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Addressing Our Referee Shortage

After reading James Scaglione’s article “A Constructive Response.’ An overwhelming number of concerned individuals sent their thoughts/ideas on retaining and gaining referees. Here are a few  …   

Maybe if USSF spent more money on training new refs and less on training the higher-level refs, we’d have sufficient retention that the decrease in training would be made up for by an increased number of candidates for those higher-level slots.

In my ever so humble opinion, we don’t have a referee recruiting problem. We can generally find enough new kids to sign up. We have a referee retention problem. USUALLY, the problem isn’t filling slots for recreation matches. The problem is filling slots ideal for referees with 2-3 years of experience.

As someone who uses the two-person system regularly for NFHS matches, I agree that a two-person system should only be used in an emergency for USSF matches. I think depending on it as a short-term fix would be counterproductive.

1) Experienced referees would have to adjust and, as a result, make more mistakes.

2) Referee is farther from the play, leading to more criticism (and missed calls).

3) Coaches would automatically think it’s inferior. All of these would invite more criticism and hurt recruiting and retention.

We can do whatever we want as referees. However, the situation will not improve until coaches, parents, and administrators are adequately trained.  


Matt Plodinec

Like every other employer, “soccer” faces the challenge of retaining good employees while adding to the pool.

1) Increase base pay with performance- and experience-based increases.

2) Hold clubs responsible for fan misbehavior with fines, suspensions, etc., up to and including “closed” and suspended matches.

3) Improved referee education, including remedial dedication for those officials who fail to meet specific baseline standards. Frankly, the ongoing shortage of referees should not be an excuse for tolerating poor officiating. 

Rich Jablonski

A great, enjoyable, first-class learning experience by the sapient INSTRUCTORS for these interested new ‘soon-to-be’ Officials. Referee-Trainers must train/guide/lead/motivate these beginning Referees for a sufficient period in the Referee Course to become a fully registered Referee!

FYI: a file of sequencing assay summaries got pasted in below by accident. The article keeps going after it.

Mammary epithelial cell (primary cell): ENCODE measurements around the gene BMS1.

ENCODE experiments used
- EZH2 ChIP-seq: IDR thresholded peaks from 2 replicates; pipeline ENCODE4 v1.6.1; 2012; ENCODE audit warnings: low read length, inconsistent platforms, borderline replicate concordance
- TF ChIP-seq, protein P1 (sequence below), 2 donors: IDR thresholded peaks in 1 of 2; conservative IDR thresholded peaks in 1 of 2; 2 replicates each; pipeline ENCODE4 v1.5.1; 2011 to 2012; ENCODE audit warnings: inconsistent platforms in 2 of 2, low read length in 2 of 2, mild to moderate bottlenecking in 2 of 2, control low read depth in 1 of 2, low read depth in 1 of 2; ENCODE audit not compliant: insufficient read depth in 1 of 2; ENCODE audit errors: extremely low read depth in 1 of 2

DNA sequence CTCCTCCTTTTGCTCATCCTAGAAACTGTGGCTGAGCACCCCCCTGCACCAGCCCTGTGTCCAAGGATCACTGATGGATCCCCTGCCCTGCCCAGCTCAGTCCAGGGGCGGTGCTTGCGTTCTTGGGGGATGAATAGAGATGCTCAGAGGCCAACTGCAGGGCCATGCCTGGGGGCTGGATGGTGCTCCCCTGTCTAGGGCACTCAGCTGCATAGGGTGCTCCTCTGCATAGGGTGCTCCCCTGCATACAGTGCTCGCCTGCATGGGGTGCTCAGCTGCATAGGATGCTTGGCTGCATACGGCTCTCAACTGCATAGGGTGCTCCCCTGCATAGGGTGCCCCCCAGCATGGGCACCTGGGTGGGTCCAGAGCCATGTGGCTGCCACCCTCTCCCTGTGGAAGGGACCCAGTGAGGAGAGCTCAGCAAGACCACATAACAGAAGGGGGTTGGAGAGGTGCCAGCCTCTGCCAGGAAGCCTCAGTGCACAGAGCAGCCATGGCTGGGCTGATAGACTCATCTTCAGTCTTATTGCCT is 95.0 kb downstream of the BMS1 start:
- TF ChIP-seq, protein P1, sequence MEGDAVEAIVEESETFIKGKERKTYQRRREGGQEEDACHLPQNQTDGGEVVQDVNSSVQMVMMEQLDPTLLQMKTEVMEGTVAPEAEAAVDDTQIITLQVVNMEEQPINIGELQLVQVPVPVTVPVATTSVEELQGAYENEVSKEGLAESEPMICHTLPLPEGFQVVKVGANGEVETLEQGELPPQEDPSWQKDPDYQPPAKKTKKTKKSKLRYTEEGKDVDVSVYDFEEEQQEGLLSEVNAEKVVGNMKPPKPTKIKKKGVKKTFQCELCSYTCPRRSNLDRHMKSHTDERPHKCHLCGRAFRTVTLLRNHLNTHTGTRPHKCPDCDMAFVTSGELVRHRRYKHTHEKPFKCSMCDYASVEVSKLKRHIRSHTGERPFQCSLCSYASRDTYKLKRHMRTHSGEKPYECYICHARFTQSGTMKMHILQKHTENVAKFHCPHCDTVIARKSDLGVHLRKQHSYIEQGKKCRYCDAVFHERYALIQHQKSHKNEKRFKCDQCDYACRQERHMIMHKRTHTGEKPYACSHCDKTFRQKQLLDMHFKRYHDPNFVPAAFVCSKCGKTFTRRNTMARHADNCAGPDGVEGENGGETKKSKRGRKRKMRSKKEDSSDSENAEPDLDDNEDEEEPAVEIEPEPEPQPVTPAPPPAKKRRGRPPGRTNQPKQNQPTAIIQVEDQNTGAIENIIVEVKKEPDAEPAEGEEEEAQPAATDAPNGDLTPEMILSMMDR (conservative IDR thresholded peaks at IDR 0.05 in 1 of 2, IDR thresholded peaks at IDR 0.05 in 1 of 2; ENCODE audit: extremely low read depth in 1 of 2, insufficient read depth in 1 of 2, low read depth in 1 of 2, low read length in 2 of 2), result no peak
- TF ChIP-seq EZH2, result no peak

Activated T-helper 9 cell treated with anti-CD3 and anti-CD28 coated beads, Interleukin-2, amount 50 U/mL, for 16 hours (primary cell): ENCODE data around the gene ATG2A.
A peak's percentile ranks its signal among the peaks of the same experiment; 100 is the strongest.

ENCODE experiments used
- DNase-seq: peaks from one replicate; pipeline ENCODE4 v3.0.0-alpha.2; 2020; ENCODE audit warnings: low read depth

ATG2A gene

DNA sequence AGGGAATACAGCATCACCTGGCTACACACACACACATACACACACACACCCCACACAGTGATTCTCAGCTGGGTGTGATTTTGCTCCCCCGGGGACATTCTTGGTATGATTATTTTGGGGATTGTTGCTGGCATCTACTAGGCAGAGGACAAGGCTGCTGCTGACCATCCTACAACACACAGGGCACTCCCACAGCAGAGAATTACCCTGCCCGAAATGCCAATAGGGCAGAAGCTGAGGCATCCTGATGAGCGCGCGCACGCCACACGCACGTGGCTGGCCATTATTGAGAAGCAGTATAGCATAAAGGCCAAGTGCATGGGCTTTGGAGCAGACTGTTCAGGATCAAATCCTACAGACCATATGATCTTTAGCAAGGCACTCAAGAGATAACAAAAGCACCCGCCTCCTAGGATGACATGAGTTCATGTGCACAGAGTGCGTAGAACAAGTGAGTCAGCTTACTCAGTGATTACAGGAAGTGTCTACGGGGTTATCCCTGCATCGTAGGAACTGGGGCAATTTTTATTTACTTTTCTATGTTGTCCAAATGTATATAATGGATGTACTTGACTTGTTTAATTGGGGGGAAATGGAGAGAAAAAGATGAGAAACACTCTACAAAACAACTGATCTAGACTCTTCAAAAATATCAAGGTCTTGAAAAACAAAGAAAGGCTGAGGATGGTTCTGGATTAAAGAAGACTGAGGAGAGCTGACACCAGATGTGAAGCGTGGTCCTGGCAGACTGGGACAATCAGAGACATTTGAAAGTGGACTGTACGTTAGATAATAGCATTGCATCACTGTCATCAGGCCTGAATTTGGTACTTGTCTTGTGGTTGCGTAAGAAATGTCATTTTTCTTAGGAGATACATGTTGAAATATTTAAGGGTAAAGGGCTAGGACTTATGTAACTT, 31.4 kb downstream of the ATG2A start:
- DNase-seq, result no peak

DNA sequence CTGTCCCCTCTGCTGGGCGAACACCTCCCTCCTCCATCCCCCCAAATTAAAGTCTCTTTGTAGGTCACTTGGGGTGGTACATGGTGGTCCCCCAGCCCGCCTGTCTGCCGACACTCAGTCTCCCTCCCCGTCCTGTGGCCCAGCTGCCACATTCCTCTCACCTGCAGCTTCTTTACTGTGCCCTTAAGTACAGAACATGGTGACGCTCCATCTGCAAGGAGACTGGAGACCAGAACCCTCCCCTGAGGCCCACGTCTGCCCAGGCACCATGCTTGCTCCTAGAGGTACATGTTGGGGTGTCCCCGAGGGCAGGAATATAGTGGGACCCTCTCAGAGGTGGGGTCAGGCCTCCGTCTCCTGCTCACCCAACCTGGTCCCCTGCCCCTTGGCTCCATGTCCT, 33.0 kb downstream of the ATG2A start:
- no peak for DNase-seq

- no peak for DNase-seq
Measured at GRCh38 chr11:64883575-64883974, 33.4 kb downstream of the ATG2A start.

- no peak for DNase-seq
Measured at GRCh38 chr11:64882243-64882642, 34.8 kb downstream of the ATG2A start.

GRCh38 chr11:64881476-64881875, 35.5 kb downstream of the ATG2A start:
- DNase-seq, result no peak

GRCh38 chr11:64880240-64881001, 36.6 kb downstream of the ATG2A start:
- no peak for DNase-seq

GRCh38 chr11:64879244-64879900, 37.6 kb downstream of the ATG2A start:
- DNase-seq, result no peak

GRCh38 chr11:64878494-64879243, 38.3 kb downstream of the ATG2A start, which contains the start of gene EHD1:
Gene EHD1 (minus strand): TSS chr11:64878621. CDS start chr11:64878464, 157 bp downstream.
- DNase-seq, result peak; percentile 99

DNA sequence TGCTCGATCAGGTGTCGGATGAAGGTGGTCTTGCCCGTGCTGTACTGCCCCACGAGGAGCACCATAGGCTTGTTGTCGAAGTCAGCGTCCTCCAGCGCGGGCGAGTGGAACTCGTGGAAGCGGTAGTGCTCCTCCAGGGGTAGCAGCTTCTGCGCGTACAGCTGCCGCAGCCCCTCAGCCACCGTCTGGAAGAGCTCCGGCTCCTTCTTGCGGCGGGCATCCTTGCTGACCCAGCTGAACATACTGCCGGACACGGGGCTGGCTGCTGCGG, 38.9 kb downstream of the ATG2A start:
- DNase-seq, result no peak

And when the Instructors believe that they are pretty capable of Officiating (namely in the Areas of Fitness, Knowledge of Laws & Mechanics, Communication Skills, Positioning, and, most important, Confidence in one’s Decisions),

Then it is imperative that the Referee is linked up to an experienced/same MENTOR for at least a year (via an exchange of Conversations in person and on the Telephone, and at the Game itself) for this DUO to frequently keep in contact with each other, (whenever needed for Advice and keeping up the Referee’s Spirit), to keep that Progress – Improvement – Learning continuing always! —-OR — as the AR or as an ‘in-vivo’ Observer in their weekend Soccer match (in which the Observer will be paid for one’s devoted Service)

This Concept would enormously help in maintaining Referees for a long period-of-time, (with the Referee having FUN and HAPPINESS also in this Game-of-Soccer, I honestly believe) ………. regardless of some of these unknowing/uneducated Spectators/Parents who constantly yell pernicious words at these young Referee Officials)!

Austin Gomez

Personally, a 2-man crew does not sound suitable for some games. Those can be used at the high school level but not at the high youth level.

It is easy:

1. Compensation attracts, and the more $ is offered, the more refs will work.

2. Serious punishments for those at fault of referee abuse towards 15-18-year old.

3. Keep teams, leagues, and coaches accountable for the safety and well-being of the refs.

Trust me; this can and has to change!

Hector Hernandez

As ridiculous as it sounds, when I played high school soccer, the home team coach served as the Referee in England unless it was a cup game. A neutral referee was appointed in cup games only. Not sure if that is unreasonable. Much of the time, the assistant coaches served as the linesmen. Not every time – but sometimes.


Jeff Tipping

As ridiculous as it sounds, Tipp, I remember having to play without referees in our League Games & We officiated and behaved ourselves much better than with a licensed referee in charge.  Self-control worked amazingly well 🙂 

Koach Karl

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